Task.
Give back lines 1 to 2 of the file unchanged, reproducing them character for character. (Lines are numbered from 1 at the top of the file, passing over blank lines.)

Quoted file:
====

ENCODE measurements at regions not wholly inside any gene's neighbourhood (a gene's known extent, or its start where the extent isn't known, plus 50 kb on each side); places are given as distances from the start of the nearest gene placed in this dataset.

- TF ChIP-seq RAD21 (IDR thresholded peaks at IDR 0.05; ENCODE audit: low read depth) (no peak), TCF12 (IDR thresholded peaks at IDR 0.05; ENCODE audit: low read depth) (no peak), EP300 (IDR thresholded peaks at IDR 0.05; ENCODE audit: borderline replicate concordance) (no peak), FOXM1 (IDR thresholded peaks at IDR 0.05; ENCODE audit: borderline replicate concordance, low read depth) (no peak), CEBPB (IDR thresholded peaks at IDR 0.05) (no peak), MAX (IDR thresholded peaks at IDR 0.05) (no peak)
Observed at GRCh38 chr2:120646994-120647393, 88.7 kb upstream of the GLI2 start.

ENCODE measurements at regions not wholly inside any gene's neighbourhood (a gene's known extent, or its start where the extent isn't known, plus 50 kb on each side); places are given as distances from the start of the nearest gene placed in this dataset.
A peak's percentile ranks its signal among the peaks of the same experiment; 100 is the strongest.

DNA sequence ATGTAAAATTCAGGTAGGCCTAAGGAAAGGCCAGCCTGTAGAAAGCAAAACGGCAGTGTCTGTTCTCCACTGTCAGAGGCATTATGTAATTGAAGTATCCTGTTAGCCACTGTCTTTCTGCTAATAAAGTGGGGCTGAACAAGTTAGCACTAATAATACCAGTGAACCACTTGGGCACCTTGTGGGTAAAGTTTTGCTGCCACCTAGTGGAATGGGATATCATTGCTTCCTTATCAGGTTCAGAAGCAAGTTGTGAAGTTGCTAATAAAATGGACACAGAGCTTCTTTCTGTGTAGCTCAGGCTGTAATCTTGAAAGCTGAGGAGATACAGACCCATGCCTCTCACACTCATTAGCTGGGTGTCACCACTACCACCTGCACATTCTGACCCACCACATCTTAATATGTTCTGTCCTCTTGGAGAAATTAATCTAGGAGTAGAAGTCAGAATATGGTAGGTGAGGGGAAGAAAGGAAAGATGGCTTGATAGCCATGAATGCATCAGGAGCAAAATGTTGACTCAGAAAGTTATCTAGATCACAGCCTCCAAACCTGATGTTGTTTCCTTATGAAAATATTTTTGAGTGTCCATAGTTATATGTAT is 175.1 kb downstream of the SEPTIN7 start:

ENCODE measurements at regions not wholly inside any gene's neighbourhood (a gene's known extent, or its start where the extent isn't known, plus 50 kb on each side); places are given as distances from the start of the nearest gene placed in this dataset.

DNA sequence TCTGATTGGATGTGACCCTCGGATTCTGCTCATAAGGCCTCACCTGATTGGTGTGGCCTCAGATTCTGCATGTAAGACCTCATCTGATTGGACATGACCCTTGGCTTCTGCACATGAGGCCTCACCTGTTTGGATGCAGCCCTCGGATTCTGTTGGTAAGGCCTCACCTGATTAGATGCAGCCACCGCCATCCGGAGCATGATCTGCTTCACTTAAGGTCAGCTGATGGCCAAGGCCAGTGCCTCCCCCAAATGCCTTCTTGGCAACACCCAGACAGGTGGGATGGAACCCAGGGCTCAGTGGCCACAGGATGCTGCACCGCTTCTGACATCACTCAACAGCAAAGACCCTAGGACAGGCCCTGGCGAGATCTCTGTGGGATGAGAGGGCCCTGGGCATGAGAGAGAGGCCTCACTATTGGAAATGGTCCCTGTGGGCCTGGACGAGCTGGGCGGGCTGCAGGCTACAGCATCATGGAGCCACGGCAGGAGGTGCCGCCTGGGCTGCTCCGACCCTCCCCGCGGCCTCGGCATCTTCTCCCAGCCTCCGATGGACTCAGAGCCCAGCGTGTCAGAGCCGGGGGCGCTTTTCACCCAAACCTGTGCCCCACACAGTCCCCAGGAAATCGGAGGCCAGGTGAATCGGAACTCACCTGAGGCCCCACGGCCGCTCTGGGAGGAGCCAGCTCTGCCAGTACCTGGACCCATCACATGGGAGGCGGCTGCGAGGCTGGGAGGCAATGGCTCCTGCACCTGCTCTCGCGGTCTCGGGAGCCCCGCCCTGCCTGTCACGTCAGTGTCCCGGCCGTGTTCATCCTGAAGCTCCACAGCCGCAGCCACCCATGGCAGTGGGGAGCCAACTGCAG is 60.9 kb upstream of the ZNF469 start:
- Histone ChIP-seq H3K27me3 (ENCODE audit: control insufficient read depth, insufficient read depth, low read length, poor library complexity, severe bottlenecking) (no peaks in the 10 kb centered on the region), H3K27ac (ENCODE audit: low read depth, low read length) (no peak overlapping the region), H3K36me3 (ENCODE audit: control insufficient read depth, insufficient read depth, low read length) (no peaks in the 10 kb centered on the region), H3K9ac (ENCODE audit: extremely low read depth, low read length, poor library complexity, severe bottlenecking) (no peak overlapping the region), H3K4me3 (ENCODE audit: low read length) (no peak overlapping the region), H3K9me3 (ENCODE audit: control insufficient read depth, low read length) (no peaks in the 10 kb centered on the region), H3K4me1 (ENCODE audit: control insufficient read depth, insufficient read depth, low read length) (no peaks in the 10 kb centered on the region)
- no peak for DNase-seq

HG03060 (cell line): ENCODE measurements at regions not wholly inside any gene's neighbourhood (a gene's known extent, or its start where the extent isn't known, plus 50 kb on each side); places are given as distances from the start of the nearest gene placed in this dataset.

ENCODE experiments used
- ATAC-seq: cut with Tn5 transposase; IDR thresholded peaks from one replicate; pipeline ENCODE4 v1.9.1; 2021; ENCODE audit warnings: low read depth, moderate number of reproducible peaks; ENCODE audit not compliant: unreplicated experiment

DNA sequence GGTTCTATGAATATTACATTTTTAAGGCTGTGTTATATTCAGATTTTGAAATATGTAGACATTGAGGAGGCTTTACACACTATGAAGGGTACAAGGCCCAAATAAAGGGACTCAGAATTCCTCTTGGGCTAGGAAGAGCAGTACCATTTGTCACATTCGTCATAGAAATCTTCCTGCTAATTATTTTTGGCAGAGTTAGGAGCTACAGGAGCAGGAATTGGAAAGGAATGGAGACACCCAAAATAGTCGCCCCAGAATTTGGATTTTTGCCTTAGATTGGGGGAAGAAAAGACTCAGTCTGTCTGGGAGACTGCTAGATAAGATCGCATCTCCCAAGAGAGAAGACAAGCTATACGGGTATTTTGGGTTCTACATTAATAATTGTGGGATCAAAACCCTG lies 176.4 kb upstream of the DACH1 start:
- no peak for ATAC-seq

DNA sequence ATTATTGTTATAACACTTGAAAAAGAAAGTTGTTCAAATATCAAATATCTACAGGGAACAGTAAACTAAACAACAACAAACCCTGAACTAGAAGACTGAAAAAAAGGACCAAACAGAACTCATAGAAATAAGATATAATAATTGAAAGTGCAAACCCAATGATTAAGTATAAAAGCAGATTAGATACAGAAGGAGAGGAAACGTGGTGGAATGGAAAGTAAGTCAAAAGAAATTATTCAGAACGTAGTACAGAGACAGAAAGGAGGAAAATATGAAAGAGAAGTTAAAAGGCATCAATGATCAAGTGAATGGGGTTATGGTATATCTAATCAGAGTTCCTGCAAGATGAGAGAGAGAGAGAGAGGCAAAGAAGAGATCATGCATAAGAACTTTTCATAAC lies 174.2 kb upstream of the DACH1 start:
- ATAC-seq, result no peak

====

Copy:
ENCODE measurements at regions not wholly inside any gene's neighbourhood (a gene's known extent, or its start where the extent isn't known, plus 50 kb on each side); places are given as distances from the start of the nearest gene placed in this dataset.

- TF ChIP-seq RAD21 (IDR thresholded peaks at IDR 0.05; ENCODE audit: low read depth) (no peak), TCF12 (IDR thresholded peaks at IDR 0.05; ENCODE audit: low read depth) (no peak), EP300 (IDR thresholded peaks at IDR 0.05; ENCODE audit: borderline replicate concordance) (no peak), FOXM1 (IDR thresholded peaks at IDR 0.05; ENCODE audit: borderline replicate concordance, low read depth) (no peak), CEBPB (IDR thresholded peaks at IDR 0.05) (no peak), MAX (IDR thresholded peaks at IDR 0.05) (no peak)